Dr. Evans would call this naïve. Christians need to be participants within the culture who have the ability to shift discourse in a Godly direction regardless of party. As such, Dr. Evans encourages Godly people to try to work within their own parties to build influence within the Republican AND Democratic Parties.

“Every voting choice you exercise ought to be for the candidate, platform, party of policy that will best represent the values of the kingdom of God. The answer to how a Christian should vote is as simple, and as complicated, as that. I say that it is as complicated as that because no solitary party – Democratic, Republican or Libertarian- fully reflects the values of the kingdom of God.”

Living in the world but not being OF the world is a challenge for every practicing Christian. Dr. Evans doesn’t deny this reality and asks simply for humility and reluctance on the part of his readers. If they decide they must vote for Donald Trump or Joe Bidan, a Christian voter must do so with full forth thought, an understanding of the negative consequences it will produce and a willingness to use this opportunity as a chance to further the kingdom of God. The Christian must be prepared to stand before the thrown of God as well as their fellow many and say “I voted for this person because it was the best way I could use my limited power to advance the kingdom.”

“The problem is that none of the politics of men fully represents the kingdom of God, so you can never cast a truly pure vote. Your vote must be determined by the issues at hand. And you should vote for each issue according to your biblically informed conscience.”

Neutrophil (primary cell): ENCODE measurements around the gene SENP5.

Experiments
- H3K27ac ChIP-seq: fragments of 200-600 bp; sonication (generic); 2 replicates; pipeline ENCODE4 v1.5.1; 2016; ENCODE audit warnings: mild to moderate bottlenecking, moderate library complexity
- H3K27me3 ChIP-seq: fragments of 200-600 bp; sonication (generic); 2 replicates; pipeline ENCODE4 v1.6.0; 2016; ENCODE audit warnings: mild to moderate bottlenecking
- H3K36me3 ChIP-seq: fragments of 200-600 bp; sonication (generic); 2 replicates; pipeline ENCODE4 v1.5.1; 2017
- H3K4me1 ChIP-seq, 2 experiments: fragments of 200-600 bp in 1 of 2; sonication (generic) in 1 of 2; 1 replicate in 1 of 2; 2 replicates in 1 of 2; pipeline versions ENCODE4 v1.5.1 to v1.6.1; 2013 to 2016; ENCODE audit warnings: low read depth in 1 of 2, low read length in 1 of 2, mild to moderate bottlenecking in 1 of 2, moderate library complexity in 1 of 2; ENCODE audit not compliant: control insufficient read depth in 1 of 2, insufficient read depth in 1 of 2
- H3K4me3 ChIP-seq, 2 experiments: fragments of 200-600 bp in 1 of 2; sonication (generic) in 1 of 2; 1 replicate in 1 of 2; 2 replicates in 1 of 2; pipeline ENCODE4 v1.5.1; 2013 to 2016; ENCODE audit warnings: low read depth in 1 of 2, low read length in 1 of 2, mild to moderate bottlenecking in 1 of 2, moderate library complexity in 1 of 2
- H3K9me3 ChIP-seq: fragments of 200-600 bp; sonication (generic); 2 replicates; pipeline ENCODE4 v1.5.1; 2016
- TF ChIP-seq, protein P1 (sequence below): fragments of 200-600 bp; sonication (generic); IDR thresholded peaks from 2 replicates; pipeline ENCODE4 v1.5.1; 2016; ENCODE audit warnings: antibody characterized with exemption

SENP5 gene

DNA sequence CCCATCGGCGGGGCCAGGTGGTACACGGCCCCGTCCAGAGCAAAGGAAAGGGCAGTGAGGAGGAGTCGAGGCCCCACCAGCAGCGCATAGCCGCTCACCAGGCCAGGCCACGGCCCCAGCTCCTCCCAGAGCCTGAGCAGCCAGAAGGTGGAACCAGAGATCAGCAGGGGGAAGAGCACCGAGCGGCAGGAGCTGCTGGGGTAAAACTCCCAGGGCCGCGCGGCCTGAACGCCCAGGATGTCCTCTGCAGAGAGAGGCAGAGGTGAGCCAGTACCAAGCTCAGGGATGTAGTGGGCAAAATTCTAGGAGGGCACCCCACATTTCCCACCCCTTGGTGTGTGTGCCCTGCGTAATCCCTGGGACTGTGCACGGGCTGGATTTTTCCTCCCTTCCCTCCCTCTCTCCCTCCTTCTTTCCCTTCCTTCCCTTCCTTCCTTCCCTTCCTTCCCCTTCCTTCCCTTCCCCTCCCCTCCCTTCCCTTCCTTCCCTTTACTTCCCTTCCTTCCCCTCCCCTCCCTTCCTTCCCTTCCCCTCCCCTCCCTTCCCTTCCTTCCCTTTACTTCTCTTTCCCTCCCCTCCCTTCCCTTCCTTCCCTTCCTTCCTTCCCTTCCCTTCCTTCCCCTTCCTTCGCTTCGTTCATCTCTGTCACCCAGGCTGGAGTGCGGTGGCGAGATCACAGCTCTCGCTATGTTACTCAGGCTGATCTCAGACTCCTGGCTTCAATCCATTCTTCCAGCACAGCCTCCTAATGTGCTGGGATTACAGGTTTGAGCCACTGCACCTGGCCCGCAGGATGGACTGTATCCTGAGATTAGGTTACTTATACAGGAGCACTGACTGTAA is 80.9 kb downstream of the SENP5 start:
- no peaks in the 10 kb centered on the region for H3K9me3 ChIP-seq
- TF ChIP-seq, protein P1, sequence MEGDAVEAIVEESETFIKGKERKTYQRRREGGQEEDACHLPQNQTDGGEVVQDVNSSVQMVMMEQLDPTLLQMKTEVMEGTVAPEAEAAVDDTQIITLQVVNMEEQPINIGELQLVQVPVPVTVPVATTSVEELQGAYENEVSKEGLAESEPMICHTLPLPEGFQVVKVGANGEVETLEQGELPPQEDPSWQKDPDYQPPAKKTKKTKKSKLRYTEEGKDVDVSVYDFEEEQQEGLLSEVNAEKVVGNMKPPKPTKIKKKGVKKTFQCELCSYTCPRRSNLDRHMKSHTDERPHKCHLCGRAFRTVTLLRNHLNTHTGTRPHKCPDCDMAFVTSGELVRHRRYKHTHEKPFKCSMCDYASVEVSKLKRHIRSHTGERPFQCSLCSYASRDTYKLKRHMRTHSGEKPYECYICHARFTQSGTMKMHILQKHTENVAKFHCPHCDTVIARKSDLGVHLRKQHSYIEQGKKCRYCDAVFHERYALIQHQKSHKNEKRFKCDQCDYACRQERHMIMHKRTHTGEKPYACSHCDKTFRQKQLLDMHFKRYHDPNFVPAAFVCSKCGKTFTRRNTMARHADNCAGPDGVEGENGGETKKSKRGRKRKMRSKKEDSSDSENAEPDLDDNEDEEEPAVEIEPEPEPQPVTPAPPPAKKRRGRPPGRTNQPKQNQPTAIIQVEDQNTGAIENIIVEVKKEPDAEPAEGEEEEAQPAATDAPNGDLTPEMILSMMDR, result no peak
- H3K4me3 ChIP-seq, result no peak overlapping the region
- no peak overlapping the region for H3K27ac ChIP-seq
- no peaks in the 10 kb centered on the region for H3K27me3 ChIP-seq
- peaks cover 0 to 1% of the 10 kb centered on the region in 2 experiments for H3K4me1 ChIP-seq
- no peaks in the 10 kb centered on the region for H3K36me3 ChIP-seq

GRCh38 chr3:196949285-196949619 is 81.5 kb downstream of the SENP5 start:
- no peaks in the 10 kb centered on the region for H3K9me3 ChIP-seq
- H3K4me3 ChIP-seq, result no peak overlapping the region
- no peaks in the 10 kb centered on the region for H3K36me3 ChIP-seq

That value is subjective and it’s something a deliberative Christian ought to be willing to approach through prayer and second guessing. What is most important at this very moment? Are we facing a moment where racial justice requires a president willing to address issues of equality head on? Are we facing a moment where the extremes of abortion advocates and collectivist socialists are a serious threat to the soul of the country?

Many both of these things are true at the same time and there’s no easy way to deliberate these questions without reducing one of these serious issues to a backburner for the next four years at minimum.

I won’t pretend to have a clean answer to these questions and Dr. Evans doesn’t pretend either. It’s not my place or his to tell you what the most important problem facing the country is at this moment. What’s most important in the moment, as a Christian, is to be the rare voice in the room that isn’t adding to the chaos. The Christian should not belligerently support Trump or belligerently support leftist candidates. We cannot treat our votes lightly and we shouldn’t run from the responsibility that the negative consequences of our voting will reflect on Christianity as a whole.

“As a Christian, it is your job to promote God’s kingdom values and stand in the divide without giving full allegiance to any one party. You are to model yourself after God – the consumate independent who always votes for himself. As such, you are to cast your votes according to that which most closely reflects, represents and promotes the principals, values and agenda of the kingdom of God.”

Published by Tyler Hummel

Editor-in-Chief at Cultural Review, Regular Film Critic for Geeks Under Grace, Published at ArcDigital, Rebeller, The DailyWire, Hollywood in Toto, Legal Insurrection and The ED Blog, Host of The AntiSocial Network Podcast